5 Ways for Restaurants in Japan to survive the CoronaShock

May 30th 2020

Coronashock in Japan

In April 2020, We saw the news that a Michelin-starred sushi restaurant in Ginza laid off 5 out of 7 employees because of the decrease in sales amid the coronavirus outbreak.

70% of this restaurant’s customers had been from abroad, but foreign visitors disappeared due to the pandemic and the sales dropped.

Consequently, personnel expenses started to become a financial burden. The restaurant made the decision so that the employees can apply for unemployment benefits early, if they need to be let go eventually in the midst of the unpredictable circumstances.

It had been difficult to make a reservation at the Michelin-starred restaurant, but even it had to lay off the employees: we can tell that any restaurant right now is facing a predicament.

In this situation, We would like to introduce 5 measures taken by restaurants to survive in Japan. They may offer tips for your restaurant to start a new business.

Restaurants around the world are providing these services, but Japan has a unique movement.

High-end sushi restaurants have started takeout and delivery services, but few of them sell nigiri-zushi these ways, since it is best served fresh. Instead, they offer chirashi-zushi (rice scattered with various seafood) or bo-zushi (stick sushi) made with cooked anago (seawater eel) or unagi (freshwater eel).

Izakaya (Japanese-style pub) in business districts such as Shinjuku and Marunouchi do not open at night and have begun to sell Bento lunch boxes for business people for 500(4.6USD) to 1,500 JPY(14USD).

Joёl Robuchon, a three-Michelin-starred French restaurant in Ebisu, targets wealthy customers and started to provide “Joёl Robuchon Gastronomy Gourmet Box” (serves 4 people, 83,000 JPY, 760USD) from April 27.

The box includes 8 kinds of cold appetizers, such as “Le Caviar Impérial Robuchon Style” and “Le Saumon fumé en frivolité,” salad with seasonal ingredients, a meat dish, and small desserts.

If restaurants in Tokyo start takeout and delivery services in April, the local government will subsidize the initial investment, up to 1 million JPY (9,000USD).

Online Shopping

A lot of popular ramen restaurants put emphasis on selling their frozen products online so that customers can enjoy their meals at home. Originally, few ramen restaurants were actively engaging in online businesses, but the demand skyrocketed in the coronavirus shock.

”Takumen.com” has been attracting attention by specializing in mail-order services of popular and famous restaurants’ ramen and tsukemen (dipping ramen), including well-known Tomita’s tsukemen.

Each meal costs 800(7.4USD) to 1,200 JPY(11.1USD) at restaurants, but you can enjoy the same ramen for 300(2.8USD) to 400 JPY(3.6USD) at home.

Mail Shopping

Online Cooking Class

With fewer customers visiting restaurants, chefs use their time to host an online cooking class, though there are not many instructors who provide a lesson in English currently.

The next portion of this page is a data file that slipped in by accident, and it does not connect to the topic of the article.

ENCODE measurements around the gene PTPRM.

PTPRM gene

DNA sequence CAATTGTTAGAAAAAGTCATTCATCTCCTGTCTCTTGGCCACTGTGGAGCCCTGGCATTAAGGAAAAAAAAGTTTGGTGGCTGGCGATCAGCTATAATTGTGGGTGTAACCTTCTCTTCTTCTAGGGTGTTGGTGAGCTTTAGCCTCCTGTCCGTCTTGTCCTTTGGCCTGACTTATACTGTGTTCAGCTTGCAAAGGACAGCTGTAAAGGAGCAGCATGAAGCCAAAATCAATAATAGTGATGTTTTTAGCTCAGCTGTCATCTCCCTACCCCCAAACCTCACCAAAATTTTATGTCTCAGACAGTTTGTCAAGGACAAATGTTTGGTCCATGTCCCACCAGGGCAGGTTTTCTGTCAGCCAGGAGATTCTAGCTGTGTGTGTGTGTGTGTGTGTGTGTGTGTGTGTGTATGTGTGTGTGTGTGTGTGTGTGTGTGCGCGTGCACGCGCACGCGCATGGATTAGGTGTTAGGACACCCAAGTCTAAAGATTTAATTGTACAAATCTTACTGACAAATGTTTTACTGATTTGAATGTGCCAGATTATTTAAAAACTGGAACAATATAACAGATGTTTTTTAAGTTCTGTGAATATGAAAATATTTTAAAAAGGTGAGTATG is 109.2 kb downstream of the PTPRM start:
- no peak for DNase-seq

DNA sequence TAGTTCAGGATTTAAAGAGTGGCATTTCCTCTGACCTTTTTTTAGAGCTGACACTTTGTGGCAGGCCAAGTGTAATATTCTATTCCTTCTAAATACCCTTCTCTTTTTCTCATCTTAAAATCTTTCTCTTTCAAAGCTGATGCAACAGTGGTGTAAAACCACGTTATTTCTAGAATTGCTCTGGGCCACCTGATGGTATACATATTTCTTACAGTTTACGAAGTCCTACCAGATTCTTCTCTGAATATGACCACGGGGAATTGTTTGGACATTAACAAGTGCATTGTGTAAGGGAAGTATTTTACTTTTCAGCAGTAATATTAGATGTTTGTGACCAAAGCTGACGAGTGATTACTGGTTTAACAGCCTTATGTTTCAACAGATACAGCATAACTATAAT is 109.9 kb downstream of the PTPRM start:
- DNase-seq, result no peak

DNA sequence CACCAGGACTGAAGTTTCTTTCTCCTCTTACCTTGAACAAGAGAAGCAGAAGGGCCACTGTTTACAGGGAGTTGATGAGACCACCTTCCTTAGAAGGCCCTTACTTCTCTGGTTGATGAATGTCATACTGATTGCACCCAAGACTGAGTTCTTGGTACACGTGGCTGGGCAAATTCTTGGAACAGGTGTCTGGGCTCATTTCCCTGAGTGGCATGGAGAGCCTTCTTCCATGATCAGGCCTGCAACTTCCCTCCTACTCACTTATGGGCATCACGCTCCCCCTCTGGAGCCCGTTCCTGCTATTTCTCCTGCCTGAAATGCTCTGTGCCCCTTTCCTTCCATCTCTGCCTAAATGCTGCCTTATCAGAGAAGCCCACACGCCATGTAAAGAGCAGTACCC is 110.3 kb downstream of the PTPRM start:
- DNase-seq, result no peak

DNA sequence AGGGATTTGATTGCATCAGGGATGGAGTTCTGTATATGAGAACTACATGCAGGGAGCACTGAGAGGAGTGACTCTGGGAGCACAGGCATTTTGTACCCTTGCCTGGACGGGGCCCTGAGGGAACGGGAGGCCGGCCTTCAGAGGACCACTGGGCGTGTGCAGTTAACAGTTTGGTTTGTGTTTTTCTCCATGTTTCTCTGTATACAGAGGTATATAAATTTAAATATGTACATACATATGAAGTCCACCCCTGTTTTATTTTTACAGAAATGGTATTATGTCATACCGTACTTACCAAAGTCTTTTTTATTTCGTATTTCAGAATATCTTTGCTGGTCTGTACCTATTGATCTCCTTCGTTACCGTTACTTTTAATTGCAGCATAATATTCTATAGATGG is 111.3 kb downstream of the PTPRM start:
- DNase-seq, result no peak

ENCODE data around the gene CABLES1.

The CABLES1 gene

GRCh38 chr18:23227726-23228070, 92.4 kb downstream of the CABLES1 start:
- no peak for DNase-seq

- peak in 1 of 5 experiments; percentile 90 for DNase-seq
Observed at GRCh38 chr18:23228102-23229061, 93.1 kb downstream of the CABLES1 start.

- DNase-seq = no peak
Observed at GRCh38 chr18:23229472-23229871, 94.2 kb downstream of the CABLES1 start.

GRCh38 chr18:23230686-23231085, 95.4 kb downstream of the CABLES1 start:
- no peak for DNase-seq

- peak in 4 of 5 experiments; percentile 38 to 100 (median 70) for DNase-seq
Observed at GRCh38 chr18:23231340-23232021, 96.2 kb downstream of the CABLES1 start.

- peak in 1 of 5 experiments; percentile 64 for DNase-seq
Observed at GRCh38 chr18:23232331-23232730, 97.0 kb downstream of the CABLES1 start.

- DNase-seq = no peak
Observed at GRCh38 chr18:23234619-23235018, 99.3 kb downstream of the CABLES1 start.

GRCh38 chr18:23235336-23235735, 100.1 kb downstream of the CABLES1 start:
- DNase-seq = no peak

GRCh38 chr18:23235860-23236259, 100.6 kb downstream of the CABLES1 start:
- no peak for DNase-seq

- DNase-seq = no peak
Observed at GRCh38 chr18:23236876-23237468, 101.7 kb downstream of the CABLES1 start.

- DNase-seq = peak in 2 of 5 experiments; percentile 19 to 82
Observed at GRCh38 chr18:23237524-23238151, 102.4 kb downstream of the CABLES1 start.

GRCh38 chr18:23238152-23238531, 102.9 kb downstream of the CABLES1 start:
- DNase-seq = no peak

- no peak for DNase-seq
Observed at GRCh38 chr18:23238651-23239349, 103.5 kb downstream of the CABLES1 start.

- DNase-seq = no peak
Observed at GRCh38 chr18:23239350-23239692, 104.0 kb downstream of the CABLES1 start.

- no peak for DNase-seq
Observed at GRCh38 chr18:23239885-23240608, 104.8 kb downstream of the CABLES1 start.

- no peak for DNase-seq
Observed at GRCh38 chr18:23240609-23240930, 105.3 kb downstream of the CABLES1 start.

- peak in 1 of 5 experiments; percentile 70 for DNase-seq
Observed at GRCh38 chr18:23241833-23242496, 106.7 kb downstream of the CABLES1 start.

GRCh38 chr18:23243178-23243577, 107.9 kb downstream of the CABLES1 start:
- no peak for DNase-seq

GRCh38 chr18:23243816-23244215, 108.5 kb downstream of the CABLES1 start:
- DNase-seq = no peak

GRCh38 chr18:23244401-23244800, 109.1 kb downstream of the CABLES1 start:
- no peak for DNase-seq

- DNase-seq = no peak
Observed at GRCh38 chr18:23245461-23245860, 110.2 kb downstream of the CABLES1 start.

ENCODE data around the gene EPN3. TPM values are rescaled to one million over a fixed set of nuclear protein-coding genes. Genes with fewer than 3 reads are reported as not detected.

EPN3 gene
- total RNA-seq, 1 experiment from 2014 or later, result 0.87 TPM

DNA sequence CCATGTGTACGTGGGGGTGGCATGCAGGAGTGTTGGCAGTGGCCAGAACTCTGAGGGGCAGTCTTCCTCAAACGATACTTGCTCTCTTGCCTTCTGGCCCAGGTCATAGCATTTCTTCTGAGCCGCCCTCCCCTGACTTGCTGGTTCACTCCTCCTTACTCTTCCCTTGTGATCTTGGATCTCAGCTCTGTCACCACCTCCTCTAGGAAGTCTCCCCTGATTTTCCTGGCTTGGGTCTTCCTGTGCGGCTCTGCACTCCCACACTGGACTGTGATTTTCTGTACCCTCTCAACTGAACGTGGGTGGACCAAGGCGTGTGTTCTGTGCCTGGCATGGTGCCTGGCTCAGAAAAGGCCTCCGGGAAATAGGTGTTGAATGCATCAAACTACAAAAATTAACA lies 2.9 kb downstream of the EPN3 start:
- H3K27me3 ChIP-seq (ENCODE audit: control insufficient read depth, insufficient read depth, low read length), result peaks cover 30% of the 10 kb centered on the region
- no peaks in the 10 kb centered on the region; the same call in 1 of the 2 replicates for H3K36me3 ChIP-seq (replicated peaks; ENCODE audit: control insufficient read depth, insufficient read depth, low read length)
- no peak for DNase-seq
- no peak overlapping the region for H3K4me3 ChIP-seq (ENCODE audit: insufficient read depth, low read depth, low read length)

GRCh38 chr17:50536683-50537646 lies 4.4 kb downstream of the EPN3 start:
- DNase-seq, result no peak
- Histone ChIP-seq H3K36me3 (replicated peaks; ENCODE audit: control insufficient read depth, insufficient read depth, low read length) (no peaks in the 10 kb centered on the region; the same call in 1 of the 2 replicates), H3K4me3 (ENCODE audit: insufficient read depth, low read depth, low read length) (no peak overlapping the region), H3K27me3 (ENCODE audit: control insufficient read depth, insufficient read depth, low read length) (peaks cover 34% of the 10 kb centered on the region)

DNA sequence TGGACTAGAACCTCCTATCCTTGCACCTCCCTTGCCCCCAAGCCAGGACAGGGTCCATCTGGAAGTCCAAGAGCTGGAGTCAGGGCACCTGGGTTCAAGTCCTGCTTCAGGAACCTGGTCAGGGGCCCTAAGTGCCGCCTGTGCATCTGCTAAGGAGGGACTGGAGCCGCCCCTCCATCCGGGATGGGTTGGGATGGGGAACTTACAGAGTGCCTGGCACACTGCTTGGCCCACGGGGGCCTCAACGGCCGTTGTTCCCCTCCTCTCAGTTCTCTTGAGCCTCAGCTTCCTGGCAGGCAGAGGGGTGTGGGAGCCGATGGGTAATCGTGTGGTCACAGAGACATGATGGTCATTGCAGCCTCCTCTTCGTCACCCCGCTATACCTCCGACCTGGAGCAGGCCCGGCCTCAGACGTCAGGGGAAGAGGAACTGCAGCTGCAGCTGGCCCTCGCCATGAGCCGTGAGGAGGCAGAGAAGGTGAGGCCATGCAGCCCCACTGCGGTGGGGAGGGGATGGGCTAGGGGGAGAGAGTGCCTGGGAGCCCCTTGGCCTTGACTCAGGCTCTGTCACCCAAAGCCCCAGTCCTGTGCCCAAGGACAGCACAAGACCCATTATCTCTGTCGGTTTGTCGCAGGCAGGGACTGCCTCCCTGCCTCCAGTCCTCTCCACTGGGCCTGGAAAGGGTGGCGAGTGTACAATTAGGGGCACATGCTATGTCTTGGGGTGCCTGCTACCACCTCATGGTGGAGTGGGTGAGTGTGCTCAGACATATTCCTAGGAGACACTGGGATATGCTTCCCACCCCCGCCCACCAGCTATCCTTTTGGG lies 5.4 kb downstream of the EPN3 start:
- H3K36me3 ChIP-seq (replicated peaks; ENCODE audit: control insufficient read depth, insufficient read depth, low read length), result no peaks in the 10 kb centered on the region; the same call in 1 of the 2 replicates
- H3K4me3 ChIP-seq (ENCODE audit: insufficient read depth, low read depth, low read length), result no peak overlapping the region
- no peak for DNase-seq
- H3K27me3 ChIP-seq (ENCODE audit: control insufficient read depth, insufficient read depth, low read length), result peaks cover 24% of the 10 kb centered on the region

The class costs about 1,000(9.4USD) to 3,000 JPY(28USD) for an hour or two. People love these classes where they can learn restaurants’ recipes at home.

Online Cooking Class

Bottle Keep for Visit after COVID-19

“Bottle Keep” itself is a Japanese unique custom and may sound unfamiliar.

At bars in Japan, regulars can buy a bottle of liquor they like and keep it for a certain period of time, like three months or half a year.

Buying an entire bottle, customers end up paying less than buying liquor by glass.

The service is also beneficial for the bar, since it is more likely that the customer comes back frequently after paying for the bottle.

The bottle keep system is a symbol of the customer’s loyalty to the bar and those who buy a bottle become more important customers for the bar.

As bars are being forced to close due to the coronavirus outbreak, some of them started to ask customers to buy a bottle now so that they can visit after the situation is settled.

It seems that more and more regulars buy a bottle to support their favorite bars.

Bottle Keep


In the last few years, an increasing number of restaurants began to cover their startup expenses with crowdfunding. Currently, we see restaurants use this system to support their business while they are closed during the pandemic.

We can find various methods of raising money: some restaurants accept money as payment for food and drink served after the restaurant’s reopening or offer goods like T-shirts in return, while others just ask for donation.

The amount of funds raised varies, but most cases aim for 1 to 5 million JPY(9,300 to 43,000USD), which is to cover the rent or personnel expenses.

Tsukiji Sushi OMAKASE has been raising money through crowdfunding to provide sushi free of charge for designated hospitals for coronavirus cases.

The money will cover ingredient costs, wages for the employees, and delivery fees. We think this is a perfectly sensible idea that brings together the restaurant that wants to support medical professionals and investors who want to support the restaurant, while the employees’ jobs are also protected.


What did you think about the 5 ways in which restaurants are trying to survive in Japan?

We hope they offer your restaurant an idea of starting a new project!

What would you like to know more?

Culinary Schools in Japan

Tokyo Sushi Academy

The first and the most popular sushi school in the world.

Tokyo Sushi Academy
Japan Culinary Institute

Japanese culinary training including sushi, kaiseki, yakitori, wagashi and more.

Yakitori & Chicken Dishes
Miyajima Ramen School

More than 1,000 graduates from over 50 countries.

Miyajima Ramen School
International Ramen School

Ramen study program combined with OJT

International Ramen School